Bartok and Kodaly - SCO - International Record Review
01 October 2004International Record Review
Sir Charles Mackerras can be relied upon to turn in performances of quiet distinction. He has spoken self-seprecatingly of the sort of press criticism that can compare his swift, level-headed readings unfavourably with the grander, more obviously personalized conceptions of Nikolaus Harnoncourt. that said, I am not sure that he doesn't trump him here with his fresher, fleeter take on Bartók, not exactly core repertoire for either of them. While both conductors deploy less vibrato than we used to think proper in this repertoire, Harnoncourt is the more insistently aggressive, in part because his recording engineers come in to close, fabricating an unnaturally fierce sonic profile for the Chamber Orchestra of Europe. It helps Mackerras's cause, too, that he includes a bonus item, a sparkling account of the Dances of Galánta. So what if Kodály's music sounds a little thin played by a (reinforced) chamber orchestra? The musicians compensate with a nifty display of old-fashioned panache and vibrant instrumental colour. Even Ferenc Fricsay was wont to take a minute or so longer over the piece.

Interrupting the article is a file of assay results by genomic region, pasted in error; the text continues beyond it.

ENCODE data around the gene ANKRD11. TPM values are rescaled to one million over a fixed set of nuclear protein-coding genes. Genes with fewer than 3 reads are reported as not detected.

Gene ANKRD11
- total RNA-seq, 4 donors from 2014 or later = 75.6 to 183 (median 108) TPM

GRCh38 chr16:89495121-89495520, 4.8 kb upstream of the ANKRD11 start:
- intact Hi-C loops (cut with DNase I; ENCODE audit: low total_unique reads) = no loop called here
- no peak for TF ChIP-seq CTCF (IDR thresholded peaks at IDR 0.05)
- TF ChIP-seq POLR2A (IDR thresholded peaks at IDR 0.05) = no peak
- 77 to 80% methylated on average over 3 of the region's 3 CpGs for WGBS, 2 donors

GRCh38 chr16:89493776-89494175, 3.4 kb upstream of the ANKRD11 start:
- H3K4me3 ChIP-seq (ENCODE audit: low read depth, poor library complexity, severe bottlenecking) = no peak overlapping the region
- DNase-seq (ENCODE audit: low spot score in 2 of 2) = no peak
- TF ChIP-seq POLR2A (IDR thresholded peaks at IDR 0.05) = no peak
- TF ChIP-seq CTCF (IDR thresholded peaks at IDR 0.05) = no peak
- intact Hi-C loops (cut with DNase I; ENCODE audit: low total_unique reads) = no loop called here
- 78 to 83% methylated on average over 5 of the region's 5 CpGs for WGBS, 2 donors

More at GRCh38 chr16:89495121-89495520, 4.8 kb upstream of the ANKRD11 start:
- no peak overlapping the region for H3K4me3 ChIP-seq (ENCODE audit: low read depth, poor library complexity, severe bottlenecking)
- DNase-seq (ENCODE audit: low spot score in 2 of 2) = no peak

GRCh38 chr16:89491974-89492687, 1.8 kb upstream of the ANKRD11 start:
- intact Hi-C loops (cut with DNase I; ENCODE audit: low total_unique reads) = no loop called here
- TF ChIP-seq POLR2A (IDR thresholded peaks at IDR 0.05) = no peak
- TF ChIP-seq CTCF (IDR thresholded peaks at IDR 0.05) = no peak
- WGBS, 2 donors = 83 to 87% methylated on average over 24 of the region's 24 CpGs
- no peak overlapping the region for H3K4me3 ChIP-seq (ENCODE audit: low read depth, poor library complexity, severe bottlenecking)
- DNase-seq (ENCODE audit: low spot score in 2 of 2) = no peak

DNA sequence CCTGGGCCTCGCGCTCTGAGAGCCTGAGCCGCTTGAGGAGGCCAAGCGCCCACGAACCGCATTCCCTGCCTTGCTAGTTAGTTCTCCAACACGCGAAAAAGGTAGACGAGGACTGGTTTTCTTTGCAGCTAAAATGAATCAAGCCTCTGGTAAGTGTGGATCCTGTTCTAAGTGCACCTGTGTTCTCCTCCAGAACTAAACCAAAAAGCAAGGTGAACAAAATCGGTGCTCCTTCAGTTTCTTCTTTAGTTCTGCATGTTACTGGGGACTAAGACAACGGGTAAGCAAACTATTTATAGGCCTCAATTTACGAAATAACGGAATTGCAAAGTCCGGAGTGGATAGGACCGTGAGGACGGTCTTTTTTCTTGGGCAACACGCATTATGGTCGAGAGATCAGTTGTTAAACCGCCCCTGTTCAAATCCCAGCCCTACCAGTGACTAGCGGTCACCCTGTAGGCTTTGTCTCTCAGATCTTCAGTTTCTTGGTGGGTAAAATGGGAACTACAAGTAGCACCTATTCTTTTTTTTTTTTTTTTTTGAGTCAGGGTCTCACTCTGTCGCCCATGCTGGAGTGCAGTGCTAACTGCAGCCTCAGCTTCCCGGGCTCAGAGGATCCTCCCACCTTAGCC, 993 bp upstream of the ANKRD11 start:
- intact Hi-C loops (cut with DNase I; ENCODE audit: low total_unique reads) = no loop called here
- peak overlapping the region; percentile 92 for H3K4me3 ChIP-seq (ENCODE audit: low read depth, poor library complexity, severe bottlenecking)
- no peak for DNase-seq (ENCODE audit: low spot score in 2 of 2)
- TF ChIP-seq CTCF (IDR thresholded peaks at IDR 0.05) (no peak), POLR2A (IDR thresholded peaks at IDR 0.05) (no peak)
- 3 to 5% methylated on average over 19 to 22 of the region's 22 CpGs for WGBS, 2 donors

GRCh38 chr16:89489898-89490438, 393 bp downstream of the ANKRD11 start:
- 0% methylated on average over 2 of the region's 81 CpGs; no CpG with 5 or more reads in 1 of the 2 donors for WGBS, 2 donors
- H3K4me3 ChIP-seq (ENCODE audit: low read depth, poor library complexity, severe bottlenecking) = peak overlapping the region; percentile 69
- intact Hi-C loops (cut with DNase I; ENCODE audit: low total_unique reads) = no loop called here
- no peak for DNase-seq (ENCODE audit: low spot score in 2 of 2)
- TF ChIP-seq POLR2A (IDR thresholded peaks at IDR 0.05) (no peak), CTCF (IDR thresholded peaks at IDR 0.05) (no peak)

The Bartók scores are also lean in sonority, but they are rarely done with such a winning combination of precision and unforced drama. This is a Music for Strings, Percussion and Celeste which will not spoil you for rival accounts. Only the first few bars of the finale struck me as a bit pedestrian. if the Divertimento seems marginally less successful, notwithstanding its freely expressive closing stages, this may well be because Harnoncourt's ultra-provocative, large-scale reworking (vividly evoked in the May issue by Graham Simpson) is too fresh in the memory. Neither as earthy or as steely as his rival, Mackerras doesn't make a hysterical psychodrama of its middle movement, and you may of course think that is all to the good.
Linn's SACD recordings, set down in two audibly unalike venues with different reverberation periods, are top-notch, the thwack of Bartók's snap-pizzicatos almost too vivid for comfort...
Related LinksScottish Chamber OrchestraBartok & Kodaly